Legal and Regulatory Framework - WIPO
Upon request by individual member states, WIPO provides tailored advice on the design of laws on patents, trademarks, industrial designs and geographical indications (GIs), as well as on provisions on IP enforcement, taking into account specific country needs and situations. All legislative advice is provided on a strictly bilateral, neutral and confidential basis. The assistance offered to developing countries, least developed countries (LDCs) and countries in transition includes:
- Advice/assistance in the preparation of laws/provisions;
- Comments on draft national laws/provisions;
- Advisory missions to discuss IP‑related legislative issues with policymakers;
- Specific advice on policy issues, on compliance with international treaty obligations or with negotiated bilateral or regional agreements, on the use of multilateral flexibilities in the country’s interest, or on national/regional strategies aimed at building respect for IP.
WIPO provides legislative advice under a number of different modalities, in accordance with the specific interests and the requests of member states. Legislative advice is provided on a strictly bilateral and confidential basis.
For example, a country that does not have IP legislation in a particular field may request a draft law from the WIPO Secretariat. The draft would take into account specific national considerations, such as that country’s membership of international agreements, and its level of economic development. The authorities of the requesting country would be encouraged to revise the draft as they see fit. The Secretariat would then provide comments on the revised text.
The enactment of such a law would not, however, be the end of the assistance, but rather the end of a first phase. Once the law was enacted, the member state may request further WIPO assistance to aid its efficient implementation and enforcement. This might include generating awareness of the new legislation; and training officials, judges and lawyers.
The WIPO Secretariat also undertakes advisory missions to member states upon request for bilateral discussions on legislative matters; or receives national officials and policy-makers for discussions at WIPO headquarters. Discussions on legislative matters are also addressed in the course of numerous other workshops, roundtables, seminars and meetings.
The SCP was created in 1998 to serve as a forum to discuss issues, facilitate coordination and provide guidance concerning the progressive international development of patent law. By dealing with clusters of interlocking issues rather than working in isolation on single issues, it is intended to provide member states with an effective mechanism for setting priorities and allocating resources and ensure the coordination and continuity of interrelated, on-going work.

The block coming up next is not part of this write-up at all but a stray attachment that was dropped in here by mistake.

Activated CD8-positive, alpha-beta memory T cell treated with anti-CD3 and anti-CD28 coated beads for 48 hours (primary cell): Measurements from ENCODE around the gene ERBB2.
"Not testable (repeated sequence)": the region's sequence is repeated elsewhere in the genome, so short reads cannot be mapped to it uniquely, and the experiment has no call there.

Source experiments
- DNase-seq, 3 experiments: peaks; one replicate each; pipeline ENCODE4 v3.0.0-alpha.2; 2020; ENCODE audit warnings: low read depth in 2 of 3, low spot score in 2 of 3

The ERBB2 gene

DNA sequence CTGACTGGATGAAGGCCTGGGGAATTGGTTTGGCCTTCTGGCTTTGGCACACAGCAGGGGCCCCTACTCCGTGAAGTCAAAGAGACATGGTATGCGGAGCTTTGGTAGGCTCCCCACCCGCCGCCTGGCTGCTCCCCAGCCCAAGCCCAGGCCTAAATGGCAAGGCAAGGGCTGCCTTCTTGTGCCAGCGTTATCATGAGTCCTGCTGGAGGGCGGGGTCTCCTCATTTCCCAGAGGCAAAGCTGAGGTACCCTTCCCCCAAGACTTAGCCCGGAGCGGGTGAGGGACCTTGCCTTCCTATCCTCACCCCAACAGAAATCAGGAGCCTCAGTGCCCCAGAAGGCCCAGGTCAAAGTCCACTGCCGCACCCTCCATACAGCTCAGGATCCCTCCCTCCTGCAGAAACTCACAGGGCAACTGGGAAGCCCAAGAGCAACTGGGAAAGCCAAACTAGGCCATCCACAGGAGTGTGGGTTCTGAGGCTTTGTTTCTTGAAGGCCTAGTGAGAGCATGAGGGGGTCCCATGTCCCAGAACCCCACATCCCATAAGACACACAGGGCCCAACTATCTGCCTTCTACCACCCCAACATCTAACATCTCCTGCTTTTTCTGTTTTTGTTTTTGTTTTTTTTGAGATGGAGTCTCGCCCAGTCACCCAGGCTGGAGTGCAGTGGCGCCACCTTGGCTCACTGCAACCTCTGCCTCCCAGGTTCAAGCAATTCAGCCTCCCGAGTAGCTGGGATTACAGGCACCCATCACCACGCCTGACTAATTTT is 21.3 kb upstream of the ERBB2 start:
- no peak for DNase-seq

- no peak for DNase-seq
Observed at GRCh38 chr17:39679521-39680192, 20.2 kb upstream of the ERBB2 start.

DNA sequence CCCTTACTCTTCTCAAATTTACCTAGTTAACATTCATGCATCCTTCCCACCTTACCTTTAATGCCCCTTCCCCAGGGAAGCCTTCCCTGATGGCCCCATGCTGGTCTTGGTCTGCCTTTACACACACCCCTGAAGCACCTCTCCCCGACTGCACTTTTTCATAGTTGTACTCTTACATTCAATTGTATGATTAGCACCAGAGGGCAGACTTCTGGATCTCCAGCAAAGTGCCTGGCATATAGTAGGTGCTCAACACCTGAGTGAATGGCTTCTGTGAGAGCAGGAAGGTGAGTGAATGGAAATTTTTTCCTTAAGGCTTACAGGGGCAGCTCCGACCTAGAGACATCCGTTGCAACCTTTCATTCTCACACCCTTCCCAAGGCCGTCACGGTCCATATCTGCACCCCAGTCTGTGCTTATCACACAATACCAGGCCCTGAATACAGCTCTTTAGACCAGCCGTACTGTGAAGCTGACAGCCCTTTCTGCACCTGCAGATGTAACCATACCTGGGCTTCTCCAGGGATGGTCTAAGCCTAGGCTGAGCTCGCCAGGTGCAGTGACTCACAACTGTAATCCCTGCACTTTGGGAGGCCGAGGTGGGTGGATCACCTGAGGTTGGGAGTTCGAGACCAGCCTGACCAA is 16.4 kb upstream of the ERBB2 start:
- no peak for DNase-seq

The Committee is composed of all member states of WIPO and/or of the Paris Union. As observers, certain member states of the UN, who are not members of WIPO and/or the Paris Union, as well as a number of accredited intergovernmental and non-governmental organizations also participate in the SCP.
The Standing Committee on the Law of Trademarks, Industrial Designs and Geographical Indications (SCT) was created in 1998 to serve as a forum to discuss issues, facilitate coordination and provide guidance on the progressive development of international law on trademarks, industrial designs and geographical indications, including the harmonization of national laws and procedures.
Participation in the SCT is open to all member states of WIPO or the Paris Union for the Protection of Industrial Property as members. A special rule of procedure extends membership without the right to vote to the European Union. In addition, member states of the United Nations that are not members of WIPO or the Paris Union, intergovernmental organizations, and non-governmental organizations accredited with observer status at WIPO may participate in the Committee in an observer capacity.
The Standing Committee on Copyright and Related Rights (SCCR) was set up in the 1998-1999 biennium to examine matters of substantive law or harmonization in the field of copyright and related rights.
The Committee is composed of all member states of WIPO and/or of the Berne Union; and, as observers, certain member states of the United Nations (UN) which are non-members of WIPO and/or the Berne Union, as well as a number of intergovernmental and non-governmental organizations.
The Standing Committee formulates recommendations for consideration by the WIPO General Assembly or a Diplomatic Conference.
WIPO works globally, with our member states as well as public and private organizations, to help develop an understanding of and respect for intellectual property (IP). Building respect for IP means helping create an environment in which IP can fulfill its role to stimulate innovation and creation. It also means fostering an environment in which the system of protection provides equitable benefits for both owners and users of IP.
Through our activities in this area, WIPO aims to facilitate social and economic development and welfare, in accordance with the WIPO Development Agenda (Recommendation 45). Building respect for IP requires integrating elements encompassing developments in legislation, awareness and cultural change, business and technology solutions, and institutional collaboration.
WIPO provides the forum at which the relevant stakeholders continue to identify, discuss and elaborate creative solutions for building respect for IP.